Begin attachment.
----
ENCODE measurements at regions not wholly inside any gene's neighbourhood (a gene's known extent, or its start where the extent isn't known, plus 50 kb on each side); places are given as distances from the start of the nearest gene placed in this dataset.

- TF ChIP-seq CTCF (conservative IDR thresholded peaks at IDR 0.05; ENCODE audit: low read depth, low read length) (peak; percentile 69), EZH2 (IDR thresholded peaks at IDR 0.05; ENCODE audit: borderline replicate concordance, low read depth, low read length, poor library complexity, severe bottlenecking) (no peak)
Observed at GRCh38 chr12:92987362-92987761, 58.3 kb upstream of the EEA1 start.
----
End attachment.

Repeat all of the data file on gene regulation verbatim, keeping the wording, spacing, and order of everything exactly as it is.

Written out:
ENCODE measurements at regions not wholly inside any gene's neighbourhood (a gene's known extent, or its start where the extent isn't known, plus 50 kb on each side); places are given as distances from the start of the nearest gene placed in this dataset.

- TF ChIP-seq CTCF (conservative IDR thresholded peaks at IDR 0.05; ENCODE audit: low read depth, low read length) (peak; percentile 69), EZH2 (IDR thresholded peaks at IDR 0.05; ENCODE audit: borderline replicate concordance, low read depth, low read length, poor library complexity, severe bottlenecking) (no peak)
Observed at GRCh38 chr12:92987362-92987761, 58.3 kb upstream of the EEA1 start.